Indian pani puri.
The pani puri vendors of India give new meaning to ''hands-free''. According to Sumit Malhotra, of Aangan, the expert way to eat these streetside snacks is to sidle up to the vendor, who will pop each bite-sized puff straight into your mouth. The friendly staff at Aangan don't take service quite that far, but you should still try their version of this Indian street treat. Tiny balls of dough are rolled and tossed in hot oil, making them puff up like tiny flying saucers. They're cracked like a soft-boiled egg and spiced mashed potatoes are spooned inside. Malhotra serves them with ''spicy water'', a sauce made from fresh tamarind puree, roasted cumin powder and a touch of sulphurous black salt.
Aangan, 559 Barkly Street, West Footscray, 9689 4175; aangan.com.au.
Tavlin's wraps are worth crossing town for.
In the open kitchen at Tavlin, sparks crackle and gently float up from the charcoal grill like fireflies. Dough is stretched on a pillow, quickly pressed on the wall of a tandoor-like oven and mere seconds later emerges as thin, yet fluffy, laffa bread. Wraps made with this Iraqi-style bread are a staple for Israelis on the go, and Tavlin's are worth crossing town for. Adi Daboush marinates chicken according to his Syrian grandmother's recipe, before grilling it on skewers until smoky yet juicy. It's then tucked in a pillowy round of bread along with hummus, tahini and an Israeli salad of cucumbers and tomatoes. You could eat it on your feet, but it's advisable to sit, lest you injure yourself from swooning.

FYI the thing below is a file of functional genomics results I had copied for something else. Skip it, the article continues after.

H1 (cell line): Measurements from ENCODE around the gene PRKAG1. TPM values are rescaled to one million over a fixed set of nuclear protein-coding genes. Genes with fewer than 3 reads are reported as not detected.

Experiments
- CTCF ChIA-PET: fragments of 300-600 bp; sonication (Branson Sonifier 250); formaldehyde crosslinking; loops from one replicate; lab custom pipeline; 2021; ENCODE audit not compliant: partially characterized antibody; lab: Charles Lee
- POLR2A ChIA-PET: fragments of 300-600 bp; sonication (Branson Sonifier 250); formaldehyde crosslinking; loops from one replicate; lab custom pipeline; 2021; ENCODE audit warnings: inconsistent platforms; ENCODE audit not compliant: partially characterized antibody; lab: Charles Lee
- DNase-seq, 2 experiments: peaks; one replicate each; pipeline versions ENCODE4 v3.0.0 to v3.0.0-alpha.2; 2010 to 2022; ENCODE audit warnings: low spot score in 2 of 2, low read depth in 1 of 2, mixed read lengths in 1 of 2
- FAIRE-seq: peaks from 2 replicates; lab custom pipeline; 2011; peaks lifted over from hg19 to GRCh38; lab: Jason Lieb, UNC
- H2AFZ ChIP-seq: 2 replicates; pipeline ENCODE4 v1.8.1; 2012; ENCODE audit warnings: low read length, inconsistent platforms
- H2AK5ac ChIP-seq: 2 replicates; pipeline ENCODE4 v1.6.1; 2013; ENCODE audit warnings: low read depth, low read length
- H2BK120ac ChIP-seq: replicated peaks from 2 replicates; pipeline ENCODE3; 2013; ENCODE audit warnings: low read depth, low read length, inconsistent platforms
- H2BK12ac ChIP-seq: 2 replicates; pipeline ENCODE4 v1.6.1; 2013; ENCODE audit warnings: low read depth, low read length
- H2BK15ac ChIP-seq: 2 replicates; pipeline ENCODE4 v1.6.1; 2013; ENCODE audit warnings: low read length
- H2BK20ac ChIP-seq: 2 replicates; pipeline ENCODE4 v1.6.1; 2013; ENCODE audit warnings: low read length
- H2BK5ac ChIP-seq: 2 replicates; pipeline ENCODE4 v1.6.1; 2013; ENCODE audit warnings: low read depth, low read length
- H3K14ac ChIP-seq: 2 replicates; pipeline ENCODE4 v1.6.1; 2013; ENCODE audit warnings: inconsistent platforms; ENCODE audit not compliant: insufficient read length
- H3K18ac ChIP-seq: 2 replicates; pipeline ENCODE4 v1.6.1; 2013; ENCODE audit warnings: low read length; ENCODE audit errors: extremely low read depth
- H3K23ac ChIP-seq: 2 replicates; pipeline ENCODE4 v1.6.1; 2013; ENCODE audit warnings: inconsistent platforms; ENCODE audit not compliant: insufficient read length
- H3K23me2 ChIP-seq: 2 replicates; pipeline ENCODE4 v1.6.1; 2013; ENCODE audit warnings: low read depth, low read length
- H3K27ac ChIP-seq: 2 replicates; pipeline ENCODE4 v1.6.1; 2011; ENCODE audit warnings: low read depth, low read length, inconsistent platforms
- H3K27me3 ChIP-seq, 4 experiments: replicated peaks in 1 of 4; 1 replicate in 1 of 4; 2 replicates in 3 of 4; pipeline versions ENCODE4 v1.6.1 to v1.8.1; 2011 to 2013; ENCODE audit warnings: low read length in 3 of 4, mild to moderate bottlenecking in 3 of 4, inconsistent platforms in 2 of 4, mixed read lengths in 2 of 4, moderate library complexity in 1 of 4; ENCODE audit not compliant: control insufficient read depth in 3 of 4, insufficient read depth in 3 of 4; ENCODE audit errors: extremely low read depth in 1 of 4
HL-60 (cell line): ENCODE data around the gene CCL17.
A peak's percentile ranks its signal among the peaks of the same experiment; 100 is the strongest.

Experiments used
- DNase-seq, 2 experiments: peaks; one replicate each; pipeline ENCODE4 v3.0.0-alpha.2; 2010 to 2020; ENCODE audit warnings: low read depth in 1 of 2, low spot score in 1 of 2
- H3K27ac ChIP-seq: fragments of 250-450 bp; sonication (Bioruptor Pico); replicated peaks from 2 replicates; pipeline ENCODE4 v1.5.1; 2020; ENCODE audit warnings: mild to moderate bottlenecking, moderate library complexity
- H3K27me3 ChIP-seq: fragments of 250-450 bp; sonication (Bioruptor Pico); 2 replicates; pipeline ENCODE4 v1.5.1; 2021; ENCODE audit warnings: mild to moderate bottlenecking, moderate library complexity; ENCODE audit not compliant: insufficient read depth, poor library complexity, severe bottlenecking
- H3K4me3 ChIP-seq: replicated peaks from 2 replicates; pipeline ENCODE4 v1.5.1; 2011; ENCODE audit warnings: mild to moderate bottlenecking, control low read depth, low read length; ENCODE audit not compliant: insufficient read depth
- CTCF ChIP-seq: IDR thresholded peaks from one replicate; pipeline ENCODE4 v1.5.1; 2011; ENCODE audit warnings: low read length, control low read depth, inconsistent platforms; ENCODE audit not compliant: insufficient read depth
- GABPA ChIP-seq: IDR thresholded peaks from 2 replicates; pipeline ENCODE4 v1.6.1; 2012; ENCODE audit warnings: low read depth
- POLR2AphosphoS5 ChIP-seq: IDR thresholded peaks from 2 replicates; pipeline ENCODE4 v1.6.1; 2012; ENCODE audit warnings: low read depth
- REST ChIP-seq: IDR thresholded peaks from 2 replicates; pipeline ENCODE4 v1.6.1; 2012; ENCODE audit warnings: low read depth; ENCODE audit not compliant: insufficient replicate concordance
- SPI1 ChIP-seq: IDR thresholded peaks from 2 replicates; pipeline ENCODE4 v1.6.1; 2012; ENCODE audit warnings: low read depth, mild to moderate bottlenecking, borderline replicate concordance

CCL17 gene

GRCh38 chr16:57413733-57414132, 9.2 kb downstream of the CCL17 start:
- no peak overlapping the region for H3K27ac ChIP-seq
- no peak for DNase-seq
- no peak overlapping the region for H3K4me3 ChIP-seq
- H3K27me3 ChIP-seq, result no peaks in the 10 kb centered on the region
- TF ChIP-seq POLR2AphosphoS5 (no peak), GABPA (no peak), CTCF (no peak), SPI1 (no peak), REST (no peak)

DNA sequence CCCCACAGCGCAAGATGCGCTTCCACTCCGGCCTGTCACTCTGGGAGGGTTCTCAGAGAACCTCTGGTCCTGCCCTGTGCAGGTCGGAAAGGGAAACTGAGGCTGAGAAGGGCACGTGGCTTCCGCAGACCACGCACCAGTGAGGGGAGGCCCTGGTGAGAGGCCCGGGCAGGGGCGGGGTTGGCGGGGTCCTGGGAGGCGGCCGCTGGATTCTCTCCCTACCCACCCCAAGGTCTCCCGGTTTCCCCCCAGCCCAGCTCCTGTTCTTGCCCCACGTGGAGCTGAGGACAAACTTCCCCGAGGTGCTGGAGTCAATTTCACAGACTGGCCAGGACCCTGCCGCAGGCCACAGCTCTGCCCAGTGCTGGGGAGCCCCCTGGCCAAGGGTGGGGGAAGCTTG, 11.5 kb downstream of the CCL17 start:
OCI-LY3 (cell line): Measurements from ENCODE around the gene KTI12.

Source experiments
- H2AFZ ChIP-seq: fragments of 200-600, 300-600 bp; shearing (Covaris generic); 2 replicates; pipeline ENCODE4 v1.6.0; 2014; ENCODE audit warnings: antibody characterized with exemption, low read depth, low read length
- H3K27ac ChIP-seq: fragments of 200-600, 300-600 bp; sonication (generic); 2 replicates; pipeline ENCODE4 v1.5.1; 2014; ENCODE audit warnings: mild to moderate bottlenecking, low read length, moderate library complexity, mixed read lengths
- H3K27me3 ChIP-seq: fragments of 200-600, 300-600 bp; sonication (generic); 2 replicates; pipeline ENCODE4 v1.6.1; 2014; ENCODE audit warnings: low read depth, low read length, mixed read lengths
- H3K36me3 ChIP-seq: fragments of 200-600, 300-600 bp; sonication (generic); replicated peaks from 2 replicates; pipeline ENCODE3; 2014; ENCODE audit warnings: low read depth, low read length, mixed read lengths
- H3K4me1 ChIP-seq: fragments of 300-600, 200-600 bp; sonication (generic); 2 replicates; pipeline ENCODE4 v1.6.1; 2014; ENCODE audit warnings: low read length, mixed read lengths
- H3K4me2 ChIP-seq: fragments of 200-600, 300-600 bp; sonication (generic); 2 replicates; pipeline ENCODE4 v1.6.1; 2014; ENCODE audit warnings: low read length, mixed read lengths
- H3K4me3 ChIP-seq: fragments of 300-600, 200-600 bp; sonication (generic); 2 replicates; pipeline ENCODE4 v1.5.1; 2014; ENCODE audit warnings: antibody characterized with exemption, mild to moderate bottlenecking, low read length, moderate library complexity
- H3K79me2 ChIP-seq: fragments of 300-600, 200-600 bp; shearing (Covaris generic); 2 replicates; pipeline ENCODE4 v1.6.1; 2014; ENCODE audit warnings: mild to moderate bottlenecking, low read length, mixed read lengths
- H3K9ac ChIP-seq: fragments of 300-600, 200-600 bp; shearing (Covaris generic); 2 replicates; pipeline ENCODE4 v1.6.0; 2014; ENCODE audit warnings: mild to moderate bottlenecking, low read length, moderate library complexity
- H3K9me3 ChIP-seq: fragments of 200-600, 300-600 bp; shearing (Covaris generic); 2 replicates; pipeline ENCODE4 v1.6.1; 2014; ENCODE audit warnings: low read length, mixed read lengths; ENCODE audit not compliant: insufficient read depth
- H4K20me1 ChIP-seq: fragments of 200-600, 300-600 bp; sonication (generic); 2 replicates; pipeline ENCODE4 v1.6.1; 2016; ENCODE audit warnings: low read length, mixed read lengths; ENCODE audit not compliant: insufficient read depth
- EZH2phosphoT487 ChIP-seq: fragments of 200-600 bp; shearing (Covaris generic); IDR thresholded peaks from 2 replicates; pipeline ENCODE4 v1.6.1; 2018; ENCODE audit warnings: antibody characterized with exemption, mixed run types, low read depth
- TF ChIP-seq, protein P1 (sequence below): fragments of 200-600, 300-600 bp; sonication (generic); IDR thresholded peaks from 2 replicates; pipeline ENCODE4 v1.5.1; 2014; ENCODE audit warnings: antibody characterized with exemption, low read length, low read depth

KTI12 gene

Tavlin, 678 Glen Huntly Road, Caulfield South, 9972 5666; tavlin.com.au.
Bo la lot are a Vietnamese night-market staple.
Spring rolls and rice-paper rolls are Melbourne's favourite preludes to a Vietnamese meal, but there's another star waiting in the wings. According to Long Nguyen of Sapa Hills, bo la lot are a Vietnamese night-market staple, grilled over charcoal by streetside vendors. At Sapa Hills, the digs are a bit plusher than a market stall, but the flavour's all there. Minced beef is mixed with seasonings, including lemongrass and five spice powder, before being wrapped in betel leaves and skewered. The leaves encircle the beef like delicate pastry and are cooked to a light, spinach-like texture. Wrap in plenty of lettuce and mint for a fresh start to a Vietnamese feast.
Sapa Hills, 623 Glenferrie Road, Hawthorn, 9818 4776 and 112 Hopkins Street, Footscray, 9687 5729. sapahills.com.au.
Dholl puri from Mauritian Food in Dandenong.
Mauritian Food, a modest eatery in suburban Dandenong, has been an outpost of Mauritian fare for the past 11 years. Expats stop in regularly for take-home packs of paratha bread or homemade chilli pastes, but take a seat at the lone long table inside for street-style snacks such as samosa or dholl puri. This Mauritian favourite starts with tender flatbread made with boiled chickpeas and plain flour and cooked on a hotplate. It's filled with pleasantly crumbly, nutty chana dal, tomato and coriander chutney and vegetable achard, a refreshing, zingy pickle made with vegetables such as carrot, french beans and cabbage. This is street food that packs a vitamin and flavour punch.
Mauritian Food, 66 Hemmings Street, Dandenong, 9792 3882.
Skewered, chargrilled meats are a favourite of Greeks.
Sand in your beachside sandwich getting you down? Bet you wish you were in Greece, where Alki Gerassimou says that beachside tavernas purvey trays of kalamaki to hungry sunbathers. These skewered, chargrilled meats are a favourite of Greeks, whether eaten by the sea or wrapped in greaseproof paper as lunch on the run. Closer to home, try a pork or chicken skewer, marinated in oregano, olive oil and a touch of fresh tomato. They're delightful on their own, or have them in a souvlaki, tucked up in Greek-style pita. Also a winner is the loukanik sausage - a tasty behemoth filled with finely minced, springy pork and a touch of sweet leeks. A range of Greek beers and soft drinks complete the picture.
Kalamaki, 389 Lonsdale Street, Melbourne, 9602 4444; kalamakigsf.com.au.